One evening, a friend and I entered a local pharmacy. I handed a PBS prescription for “Oestradiol Valerate 2mg Tablets” (brand name: Progynova) [a Hormone Replacement Therapy (HRT) medication often used as part of medical gender affirmation] to one of the pharmacists on duty. After several minutes, a different pharmacist (self-identified as the “supervising pharmacist”) called me to the counter and told me that she could not fulfil my prescription under PBS because she “assumes the doctor had prescribed it for an off-label use”, and according to her, fulfilling the prescription would constitute “PBS fraud”.
She said I would need to pay the full non-PBS price for the medication. I asked her how this could be the case when my specialist who often prescribes this medication for patients had assured me it was covered by PBS, and her response was that Progynova is only available on PBS for treating “some conditions”.
When I asked the supervising pharmacist to print a list of these conditions, she spent several minutes typing on a computer before showing me a printed A4 page briefly listing various conditions (I recall seeing “oestrogen deficiency” and “hormone replacement therapy” listed). The page did not appear to be a Consumer Medicine Information print-out, nor an official page from the PBS website – it resembled a blank Word document with a couple of sentences typed or pasted in.
I again asked the supervising pharmacist why I was not eligible to receive Progynova on PBS, pointing to “hormone replacement therapy” on her list, and she said “this medication is prescribed for women”, to which I responded “yes, I know” and asked again why she thought I was not eligible, pointing out that neither my prescription, Medicare card, nor Healthcare Card contained any gender marker. She said that I was not eligible “based on your name” but that she would “phone PBS tomorrow” to clarify, and I could come in later to get a refund if necessary.
At the time I had not yet changed my legal name from the masculine name I was assigned at birth, but I was wearing a dress and presenting unambiguously femininely. After paying the full (non-PBS) price, I left the store in tears. I felt humiliated, dehumanised, and suicidal. Other customers waiting for prescriptions overheard the exchange with the supervising pharmacist and were staring at me as I walked out, adding to the sense of humiliation.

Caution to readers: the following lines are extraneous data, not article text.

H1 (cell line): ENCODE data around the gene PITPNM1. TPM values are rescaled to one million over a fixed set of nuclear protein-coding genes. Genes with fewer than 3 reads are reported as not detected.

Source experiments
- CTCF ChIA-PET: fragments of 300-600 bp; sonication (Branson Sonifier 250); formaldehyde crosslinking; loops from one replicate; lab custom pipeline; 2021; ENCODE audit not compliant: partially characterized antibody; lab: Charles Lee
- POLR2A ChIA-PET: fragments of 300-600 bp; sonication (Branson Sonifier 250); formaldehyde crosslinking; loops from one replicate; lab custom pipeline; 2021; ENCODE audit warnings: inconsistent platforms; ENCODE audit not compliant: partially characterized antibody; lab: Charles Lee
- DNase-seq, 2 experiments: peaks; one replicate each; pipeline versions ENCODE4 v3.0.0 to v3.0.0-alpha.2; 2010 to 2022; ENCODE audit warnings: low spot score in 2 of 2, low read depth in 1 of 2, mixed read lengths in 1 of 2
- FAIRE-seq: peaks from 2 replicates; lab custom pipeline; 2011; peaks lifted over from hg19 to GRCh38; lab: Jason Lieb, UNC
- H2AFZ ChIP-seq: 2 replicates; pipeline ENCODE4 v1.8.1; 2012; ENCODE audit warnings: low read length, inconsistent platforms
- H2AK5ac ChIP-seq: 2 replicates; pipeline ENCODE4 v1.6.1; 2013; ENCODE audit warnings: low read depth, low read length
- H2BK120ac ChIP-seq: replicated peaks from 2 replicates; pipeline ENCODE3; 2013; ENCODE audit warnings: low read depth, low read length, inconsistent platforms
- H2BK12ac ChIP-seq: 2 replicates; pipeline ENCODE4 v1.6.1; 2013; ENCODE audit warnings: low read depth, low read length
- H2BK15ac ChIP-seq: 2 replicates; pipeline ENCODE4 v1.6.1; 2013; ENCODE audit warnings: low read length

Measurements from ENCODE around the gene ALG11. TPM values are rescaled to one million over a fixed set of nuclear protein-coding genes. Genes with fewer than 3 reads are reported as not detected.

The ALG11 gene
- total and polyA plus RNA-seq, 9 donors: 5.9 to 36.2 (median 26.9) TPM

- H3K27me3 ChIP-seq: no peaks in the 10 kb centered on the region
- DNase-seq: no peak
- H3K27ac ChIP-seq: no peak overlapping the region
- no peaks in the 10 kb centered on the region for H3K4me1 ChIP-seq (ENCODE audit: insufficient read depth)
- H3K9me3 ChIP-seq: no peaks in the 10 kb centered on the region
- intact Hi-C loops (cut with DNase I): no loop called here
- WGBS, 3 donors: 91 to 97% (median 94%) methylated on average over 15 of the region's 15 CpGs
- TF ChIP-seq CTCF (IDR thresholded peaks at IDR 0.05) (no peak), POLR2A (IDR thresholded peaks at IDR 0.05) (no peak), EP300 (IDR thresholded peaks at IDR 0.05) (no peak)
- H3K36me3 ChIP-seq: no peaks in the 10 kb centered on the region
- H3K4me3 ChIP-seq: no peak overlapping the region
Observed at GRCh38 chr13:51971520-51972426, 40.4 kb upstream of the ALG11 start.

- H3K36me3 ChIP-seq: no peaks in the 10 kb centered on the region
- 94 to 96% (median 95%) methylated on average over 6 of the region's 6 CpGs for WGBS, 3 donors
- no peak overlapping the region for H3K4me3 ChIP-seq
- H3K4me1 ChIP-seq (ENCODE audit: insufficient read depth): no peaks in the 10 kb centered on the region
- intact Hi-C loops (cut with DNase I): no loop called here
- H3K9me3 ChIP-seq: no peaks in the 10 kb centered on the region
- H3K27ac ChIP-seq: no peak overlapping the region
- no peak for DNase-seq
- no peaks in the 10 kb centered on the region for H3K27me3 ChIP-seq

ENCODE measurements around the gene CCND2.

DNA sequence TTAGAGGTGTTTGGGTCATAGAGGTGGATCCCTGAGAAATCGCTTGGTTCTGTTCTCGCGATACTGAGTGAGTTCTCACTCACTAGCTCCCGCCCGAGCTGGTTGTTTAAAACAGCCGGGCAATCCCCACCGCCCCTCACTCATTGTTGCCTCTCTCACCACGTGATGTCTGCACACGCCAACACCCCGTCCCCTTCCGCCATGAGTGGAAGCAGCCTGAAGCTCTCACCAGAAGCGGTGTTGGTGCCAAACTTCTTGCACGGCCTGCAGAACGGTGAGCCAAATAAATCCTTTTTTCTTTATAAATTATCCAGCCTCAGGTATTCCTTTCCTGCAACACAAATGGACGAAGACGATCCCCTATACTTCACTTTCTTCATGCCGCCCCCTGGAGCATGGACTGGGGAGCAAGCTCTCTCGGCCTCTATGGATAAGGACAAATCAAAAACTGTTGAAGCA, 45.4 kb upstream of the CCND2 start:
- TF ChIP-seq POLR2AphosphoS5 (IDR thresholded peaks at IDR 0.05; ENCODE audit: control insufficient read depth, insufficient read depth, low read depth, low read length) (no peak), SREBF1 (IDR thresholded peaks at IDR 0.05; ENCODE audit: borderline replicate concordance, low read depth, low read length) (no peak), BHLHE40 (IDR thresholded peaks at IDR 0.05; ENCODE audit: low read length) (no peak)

The prejudice displayed by the supervising pharmacist in her actions (presumably on the basis that I am transgender), indicated a lack of proper pharmacy training, poor understanding of the PBS rules, little to no understanding of gender identity, and negligence in conduct of her professional role. Furthermore, her actions appeared to be in violation of the Australian Government Sex Discrimination Act 1984.
The following morning, I called the PBS information line to inquire about the rules, and was informed that the supervising pharmacist’s actions were “illegal” (i.e. refusing to fulfil a PBS prescription under PBS). That afternoon, she called to say she was wrong, and that I could return to the store to collect a partial refund, but I cannot bring myself to re-enter that store due to the trauma I experienced.
Although I filed a formal complaint about this incident with the relevant government body, they informed me in their decision letter that they “agreed to take no further action”.
Until the supervising pharmacist has undergone proper training on PBS rules and discrimination, I firmly believe that her continued practice as a registered pharmacist is a detriment to the community.
Pharmacists need to undergo training on gender identity and anti-discrimination laws, and pharmacy recruitment processes reviewed to avoid hiring pharmacists with insufficient training or knowledge of PBS rules.
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